AQUALUNG

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'T` n the beginning Man created God; 5 And these lesser men were cast into the
 |  and in the image of Man           void; And some were burned, and some were
,|, created he him.                   put apart from their kind.

2 And Man gave unto God a multitude of    6 And Man became the God that he had
names,that he might be Lord of all        created and with his miracles did
the earth when it was suited to Man.       rule over all the earth.

3 And on the seven millionth              7 But as all these things
day Man rested and did lean               came to pass, the Spirit that did
heavily on his God and saw that           cause man to create his God
it was good.                              lived on within all men: even
                                          within Aqualung.
4 And Man formed Aqualung of
the dust of the ground, and a             8 And man saw it not.
host of others likened unto his kind.
 
                    9 But for Christ's sake he'd
                    better start looking.
 
                   'T`(`'T`|_||) ^   'T` / | |  |
                   (| (, | | ||\(_)   | (__| |_ |_


Aqualung

Sitting on a park bench -- eyeing ittle girls with bad intent. Snot running down his nose -- greasy fingers smearing shabby clothes. Drying in the cold sun -- Watching as the frilly panties run. Feeling like a dead duck -- spitting out pieces of his broken luck. Sun streaking cold -- an old man wandering lonely. Taking time the only way he knows. Leg hurting bad, as he bends to pick a dog-end -- he goes down to the bog and warms his feet. Feeling alone -- the army's up the rode salvation à la mode and a cup of tea. Aqualung my friend -- don't start away uneasy you poor old sod, you see, it's only me. Do you still remember December's foggy freeze -- when the ice that clings on to your beard is screaming agony. And you snatch your rattling last breaths with deep-sea-diver sounds, and the flowers bloom like madness in the spring.

Cross-Eyed Mary

Who would be a poor man, a beggarman, a thief -- if he had a rich man in his hand. And who would steal the candy from a laughing baby's mouth if he could take it from the money man. Cross-eyed Mary goes jumping in again. She signs no contract but she always plays the game. Dines in Hampstead village on expense accounted gruel, and the jack-knife barber drops her off at school. Laughing in the playground -- gets no kicks from little boys: would rather make it with a letching grey. Or maybe her attention is drawn by Aqualung, who watches through the railings as they play. Cross-eyed Mary finds it hard to get along. She's a poor man's rich girl and she'll do it for a song. She's a rich man stealer but her favour's good and strong: She's the Robin Hood of Highgate -- helps the poor man get along.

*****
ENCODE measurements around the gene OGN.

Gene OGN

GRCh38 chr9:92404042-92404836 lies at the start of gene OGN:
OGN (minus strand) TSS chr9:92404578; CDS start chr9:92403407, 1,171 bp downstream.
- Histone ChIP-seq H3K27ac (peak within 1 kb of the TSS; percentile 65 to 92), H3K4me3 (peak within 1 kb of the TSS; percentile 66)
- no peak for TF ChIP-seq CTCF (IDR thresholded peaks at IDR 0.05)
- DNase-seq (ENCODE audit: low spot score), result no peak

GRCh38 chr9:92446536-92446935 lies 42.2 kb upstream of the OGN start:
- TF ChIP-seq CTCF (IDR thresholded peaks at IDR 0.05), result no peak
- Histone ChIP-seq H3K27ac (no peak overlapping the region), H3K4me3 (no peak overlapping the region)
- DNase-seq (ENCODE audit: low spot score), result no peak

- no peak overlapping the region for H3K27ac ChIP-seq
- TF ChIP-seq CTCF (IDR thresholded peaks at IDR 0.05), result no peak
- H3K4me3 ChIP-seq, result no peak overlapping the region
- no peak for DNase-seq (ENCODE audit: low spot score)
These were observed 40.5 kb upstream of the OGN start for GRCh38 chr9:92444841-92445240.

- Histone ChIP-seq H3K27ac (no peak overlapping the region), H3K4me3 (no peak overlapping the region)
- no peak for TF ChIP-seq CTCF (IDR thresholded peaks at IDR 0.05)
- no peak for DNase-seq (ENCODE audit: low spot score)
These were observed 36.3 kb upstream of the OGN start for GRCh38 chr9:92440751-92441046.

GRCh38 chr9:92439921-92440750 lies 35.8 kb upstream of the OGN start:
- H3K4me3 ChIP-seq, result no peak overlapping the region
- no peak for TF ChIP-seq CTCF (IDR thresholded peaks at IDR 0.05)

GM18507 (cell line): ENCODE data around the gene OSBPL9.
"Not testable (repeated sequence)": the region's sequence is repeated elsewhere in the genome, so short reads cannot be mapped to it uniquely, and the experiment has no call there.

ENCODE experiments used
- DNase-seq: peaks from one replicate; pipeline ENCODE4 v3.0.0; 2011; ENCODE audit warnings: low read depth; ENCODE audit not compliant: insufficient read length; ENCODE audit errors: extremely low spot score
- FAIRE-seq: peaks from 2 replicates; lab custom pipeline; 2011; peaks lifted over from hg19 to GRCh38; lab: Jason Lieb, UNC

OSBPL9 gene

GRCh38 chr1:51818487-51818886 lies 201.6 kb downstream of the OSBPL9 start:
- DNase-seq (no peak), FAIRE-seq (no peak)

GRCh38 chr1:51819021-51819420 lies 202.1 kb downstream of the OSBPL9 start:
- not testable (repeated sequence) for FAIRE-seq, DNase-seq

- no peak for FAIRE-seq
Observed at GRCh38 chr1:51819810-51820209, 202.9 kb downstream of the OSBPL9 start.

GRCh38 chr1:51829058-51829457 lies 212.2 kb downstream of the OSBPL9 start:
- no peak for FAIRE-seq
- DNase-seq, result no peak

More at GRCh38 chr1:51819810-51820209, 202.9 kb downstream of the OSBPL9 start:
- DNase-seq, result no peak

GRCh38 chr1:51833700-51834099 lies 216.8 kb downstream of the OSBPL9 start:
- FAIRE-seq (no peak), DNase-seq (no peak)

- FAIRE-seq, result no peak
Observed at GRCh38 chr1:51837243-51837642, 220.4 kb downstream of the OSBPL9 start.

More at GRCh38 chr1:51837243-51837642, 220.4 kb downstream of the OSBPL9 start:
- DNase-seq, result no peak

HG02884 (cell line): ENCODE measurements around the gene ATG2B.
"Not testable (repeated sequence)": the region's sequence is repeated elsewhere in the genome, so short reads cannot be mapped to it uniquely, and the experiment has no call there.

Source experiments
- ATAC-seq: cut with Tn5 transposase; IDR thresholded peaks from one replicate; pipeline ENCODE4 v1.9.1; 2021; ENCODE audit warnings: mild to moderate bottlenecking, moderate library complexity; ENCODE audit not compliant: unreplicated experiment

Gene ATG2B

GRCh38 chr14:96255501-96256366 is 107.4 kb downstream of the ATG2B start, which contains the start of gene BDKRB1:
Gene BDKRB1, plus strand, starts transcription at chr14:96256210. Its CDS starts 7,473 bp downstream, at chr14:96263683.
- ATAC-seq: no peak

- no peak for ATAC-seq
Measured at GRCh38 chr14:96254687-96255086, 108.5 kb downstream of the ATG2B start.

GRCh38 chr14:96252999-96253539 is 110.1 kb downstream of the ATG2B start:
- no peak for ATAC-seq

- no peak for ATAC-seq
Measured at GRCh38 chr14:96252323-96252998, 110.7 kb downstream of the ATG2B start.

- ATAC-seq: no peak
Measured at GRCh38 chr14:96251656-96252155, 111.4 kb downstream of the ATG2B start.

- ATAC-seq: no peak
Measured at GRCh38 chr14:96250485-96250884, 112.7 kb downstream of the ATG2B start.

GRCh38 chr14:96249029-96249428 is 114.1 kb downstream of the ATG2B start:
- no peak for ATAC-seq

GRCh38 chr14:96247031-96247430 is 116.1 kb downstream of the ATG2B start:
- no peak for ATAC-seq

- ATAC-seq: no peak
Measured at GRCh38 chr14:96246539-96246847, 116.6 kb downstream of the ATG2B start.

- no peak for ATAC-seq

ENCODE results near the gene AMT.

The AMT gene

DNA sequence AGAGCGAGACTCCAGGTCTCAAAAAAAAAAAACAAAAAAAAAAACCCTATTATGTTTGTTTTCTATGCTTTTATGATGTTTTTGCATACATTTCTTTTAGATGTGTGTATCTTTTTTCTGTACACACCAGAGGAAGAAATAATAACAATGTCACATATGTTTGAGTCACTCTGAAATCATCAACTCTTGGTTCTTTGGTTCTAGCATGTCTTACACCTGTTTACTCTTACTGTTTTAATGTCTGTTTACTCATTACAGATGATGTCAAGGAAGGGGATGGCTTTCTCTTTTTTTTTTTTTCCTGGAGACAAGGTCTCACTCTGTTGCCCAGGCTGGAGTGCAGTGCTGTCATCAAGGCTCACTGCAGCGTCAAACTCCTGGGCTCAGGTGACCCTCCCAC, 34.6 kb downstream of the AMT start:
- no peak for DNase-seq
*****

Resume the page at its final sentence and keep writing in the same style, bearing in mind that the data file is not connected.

Cheap Day Return

On Preston platform do your soft shoe shuffle dance. Brush away the cigarette ash that's falling down your pants. And you sadly wonder does the nurse treat your old man the way she should. She made you tea, asked for your autograph -- what a laugh.

Mother Goose

As I did walk by Hampstead Fair I came upon Mother Goose -- so I turned her loose -- she was screaming. And a foreign student said to me -- was it really true there are elephants and lions too in Piccadilly Circus? Walked down by the bathing pond to try and catch some sun. Saw at least a hundred schoolgirls sobbing into hankerchiefs as one. I don't believe they knew I was a schoolboy. And a bearded lady said to me -- if you start your raving and your misbehaving -- you'll be sorry. Then the chicken-fancier came to play -- with his long red beard (and his sister's weird: she drives a lorry). Laughed down by the putting green -- I popped `em in their holes. Four and twenty labourers were labouring -- digging up their gold. I don't believe they knew that I was Long John Silver. Saw Johnny Scarecrow make his rounds in his jet-black mac (which he won't give back) -- stole it from a snow man.

Wond'ring Aloud

Wond'ring aloud -- how we feel today. Last night sipped the sunset -- my hands in her hair. We are our own saviours as we start both our hearts beating life into each other. Wond'ring aloud -- will the years treat us well. As she floats in the kitchen, I'm tasting the smell of toast as the butter runs. Then she comes, spilling crumbs on the bed and I shake my head. And it's only the giving that makes you what you are.